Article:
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Hockey Fights Cancer

Jon Cooper, teen bond through cancer fight

Lightning coach inspired by 17-year-old battling disease

by Dan Rosen @drosennhl / Senior Writer

NEW YORK -- Tampa Bay Lightning coach Jon Cooper just had to meet Tony Colton.

Cooper watched Colton, then 15 years old, command the room at the 2015 Tampa Bay Sneaker Soiree, a community event to honor excellence in sports at all levels. Cooper, who was being honored for taking the Lightning to the Stanley Cup Final, was practically in awe of the presence Colton had, inspired by the story he told as a teenager living with and battling cancer since he was diagnosed in 2011.

"I just started thinking, 'Wow, this kid, there is something about him, he has a future,'" Cooper said, "and then I thought, 'But he may not.' 

"I wanted to go meet him and find out more about him. I was really drawn to him. He was 15 years old but he commanded a room, spoke really well … was eloquent. And I just remember thinking, 'Bright future or no future.'"

Cooper met Colton that night in June 2015, and they shared a few words. Cooper later discovered Colton had been told that his cancer, a rare childhood affliction known as undifferentiated sarcoma, originally thought to be in remission, was in fact not.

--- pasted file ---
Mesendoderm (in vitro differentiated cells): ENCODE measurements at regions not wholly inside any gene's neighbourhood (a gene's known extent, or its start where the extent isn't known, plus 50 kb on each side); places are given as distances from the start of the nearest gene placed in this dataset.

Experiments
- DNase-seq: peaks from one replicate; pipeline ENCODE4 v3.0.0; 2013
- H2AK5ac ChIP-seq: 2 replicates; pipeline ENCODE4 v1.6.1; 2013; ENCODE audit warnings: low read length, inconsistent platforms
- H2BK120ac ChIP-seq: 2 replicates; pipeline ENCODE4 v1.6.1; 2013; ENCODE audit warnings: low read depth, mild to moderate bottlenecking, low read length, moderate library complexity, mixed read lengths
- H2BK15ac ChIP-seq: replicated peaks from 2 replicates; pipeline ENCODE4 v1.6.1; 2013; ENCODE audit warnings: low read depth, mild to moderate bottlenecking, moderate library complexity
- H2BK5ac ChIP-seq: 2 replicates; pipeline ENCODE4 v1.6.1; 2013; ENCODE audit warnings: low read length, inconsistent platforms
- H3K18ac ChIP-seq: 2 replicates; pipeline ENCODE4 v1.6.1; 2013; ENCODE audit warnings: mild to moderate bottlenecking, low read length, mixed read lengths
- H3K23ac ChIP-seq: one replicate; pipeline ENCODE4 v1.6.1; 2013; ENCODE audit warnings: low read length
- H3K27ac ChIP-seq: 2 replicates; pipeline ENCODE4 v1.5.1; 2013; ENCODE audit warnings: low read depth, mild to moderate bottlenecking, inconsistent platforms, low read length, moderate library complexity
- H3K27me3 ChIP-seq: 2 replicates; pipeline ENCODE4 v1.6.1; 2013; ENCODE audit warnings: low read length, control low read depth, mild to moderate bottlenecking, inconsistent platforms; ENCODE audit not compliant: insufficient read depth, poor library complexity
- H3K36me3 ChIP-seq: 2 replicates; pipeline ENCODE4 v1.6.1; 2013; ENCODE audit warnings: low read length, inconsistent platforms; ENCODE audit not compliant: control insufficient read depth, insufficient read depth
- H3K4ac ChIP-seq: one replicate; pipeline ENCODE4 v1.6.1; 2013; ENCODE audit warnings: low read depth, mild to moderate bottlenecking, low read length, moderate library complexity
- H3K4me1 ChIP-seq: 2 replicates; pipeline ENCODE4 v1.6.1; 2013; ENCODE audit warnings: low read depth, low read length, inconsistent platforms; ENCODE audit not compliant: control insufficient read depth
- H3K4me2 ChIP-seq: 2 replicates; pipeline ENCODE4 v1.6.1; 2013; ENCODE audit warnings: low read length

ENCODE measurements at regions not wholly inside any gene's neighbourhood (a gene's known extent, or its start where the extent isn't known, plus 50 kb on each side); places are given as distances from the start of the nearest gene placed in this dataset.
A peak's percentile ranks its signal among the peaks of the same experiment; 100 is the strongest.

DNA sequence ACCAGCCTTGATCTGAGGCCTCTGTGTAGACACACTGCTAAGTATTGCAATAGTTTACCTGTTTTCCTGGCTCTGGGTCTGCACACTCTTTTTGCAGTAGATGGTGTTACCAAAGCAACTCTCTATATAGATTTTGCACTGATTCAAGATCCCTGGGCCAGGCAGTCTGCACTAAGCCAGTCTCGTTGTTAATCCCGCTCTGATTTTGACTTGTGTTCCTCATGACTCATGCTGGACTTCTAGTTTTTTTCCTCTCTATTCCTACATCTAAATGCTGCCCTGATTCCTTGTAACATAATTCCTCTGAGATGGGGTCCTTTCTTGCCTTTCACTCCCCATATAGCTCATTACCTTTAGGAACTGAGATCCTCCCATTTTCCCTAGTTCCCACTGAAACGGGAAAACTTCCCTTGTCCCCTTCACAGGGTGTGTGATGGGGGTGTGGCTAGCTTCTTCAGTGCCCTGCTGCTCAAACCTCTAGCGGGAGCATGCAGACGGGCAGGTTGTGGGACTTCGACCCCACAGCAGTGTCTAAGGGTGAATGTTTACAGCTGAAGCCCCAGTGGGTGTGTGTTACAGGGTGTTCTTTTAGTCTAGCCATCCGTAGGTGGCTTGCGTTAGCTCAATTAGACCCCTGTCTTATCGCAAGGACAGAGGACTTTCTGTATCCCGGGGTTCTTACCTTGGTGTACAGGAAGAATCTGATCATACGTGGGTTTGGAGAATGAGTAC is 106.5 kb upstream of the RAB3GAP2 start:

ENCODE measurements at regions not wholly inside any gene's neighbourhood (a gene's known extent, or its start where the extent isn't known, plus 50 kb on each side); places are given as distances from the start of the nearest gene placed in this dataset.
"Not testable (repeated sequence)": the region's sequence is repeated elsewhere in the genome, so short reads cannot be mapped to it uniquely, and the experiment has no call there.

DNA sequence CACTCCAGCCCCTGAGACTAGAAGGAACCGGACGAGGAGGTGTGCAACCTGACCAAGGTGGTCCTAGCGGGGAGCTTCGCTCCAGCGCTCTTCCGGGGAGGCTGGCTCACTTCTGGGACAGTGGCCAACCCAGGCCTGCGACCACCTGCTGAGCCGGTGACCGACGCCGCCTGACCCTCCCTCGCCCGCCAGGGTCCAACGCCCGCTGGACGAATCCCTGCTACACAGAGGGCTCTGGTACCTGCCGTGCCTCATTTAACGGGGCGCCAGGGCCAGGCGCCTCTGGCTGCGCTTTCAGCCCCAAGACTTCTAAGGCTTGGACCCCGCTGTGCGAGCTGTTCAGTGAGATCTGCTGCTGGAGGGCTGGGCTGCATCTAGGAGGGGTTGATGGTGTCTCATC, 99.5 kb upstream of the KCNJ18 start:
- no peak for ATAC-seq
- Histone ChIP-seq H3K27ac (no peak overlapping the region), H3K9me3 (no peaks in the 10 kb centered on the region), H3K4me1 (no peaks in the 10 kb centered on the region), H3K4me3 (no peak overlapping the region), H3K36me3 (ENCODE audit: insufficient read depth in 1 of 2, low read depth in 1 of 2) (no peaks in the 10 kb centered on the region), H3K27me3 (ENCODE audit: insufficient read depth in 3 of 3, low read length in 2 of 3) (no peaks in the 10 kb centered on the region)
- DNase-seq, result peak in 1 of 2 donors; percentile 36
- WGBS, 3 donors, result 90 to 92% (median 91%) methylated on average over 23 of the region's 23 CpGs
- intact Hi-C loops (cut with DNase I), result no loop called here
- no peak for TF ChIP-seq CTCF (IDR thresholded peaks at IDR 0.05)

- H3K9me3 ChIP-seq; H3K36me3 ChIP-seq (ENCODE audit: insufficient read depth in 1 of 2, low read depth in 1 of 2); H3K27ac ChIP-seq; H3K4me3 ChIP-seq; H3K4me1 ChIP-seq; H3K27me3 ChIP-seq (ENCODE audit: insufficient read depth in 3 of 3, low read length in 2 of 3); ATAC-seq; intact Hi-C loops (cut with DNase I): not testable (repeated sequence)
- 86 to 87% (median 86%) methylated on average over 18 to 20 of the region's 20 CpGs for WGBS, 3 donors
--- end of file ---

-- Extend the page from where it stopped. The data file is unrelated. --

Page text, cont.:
"That was it for me," Cooper said.

A month later, after getting in touch with Colton's mother, Cooper surprised Colton at the hospital during a chemotherapy treatment and their friendship began.

He brought him some hockey gear and a copy of the 2015 Stanley Cup Final program. They exchanged phone numbers and Cooper gave him a standing invitation to attend as many Lightning games he wanted as a guest of the team.

Colton, now 17, went to the majority of Tampa Bay's home games last season and has already been to six this season, including some preseason games. He's on a first-name basis with many of the players, including his favorite, center Tyler Johnson.

Colton said he'll be in attendance Thursday, when the Lightning hold their Hockey Fights Cancer night at Amalie Arena during a game against the Boston Bruins (7:30 p.m. ET; SUN, NESN, NHL.TV). That's when Cooper and Colton will present a check for $60,000 to help fund pediatric cancer research at Tampa's Moffitt Cancer Center and Johns Hopkins All Children's Hospital in St. Petersburg, Florida, where Colton is a patient.

The money was raised at the coach's first annual Coop's Catch for Kids charity fishing tournament on Oct. 11. The event was a brainchild of Cooper's, with Colton in mind as much as anyone else. Colton was on Cooper's boat during the event.

"[The friendship] definitely means a lot because I'm in and out of the hospital and to see someone of that caliber, of that standard, someone who since our friendship started has been taking time out of his day to come visit me, is just incredible," Colton said. "Who imagines waking up and having an NHL coach come to see you at the hospital just to have dinner? My life had been flipped upside down the moment I met him and it was something I was excited about and very thrilled to be able to start this relationship we have. Ever since then it's just grown."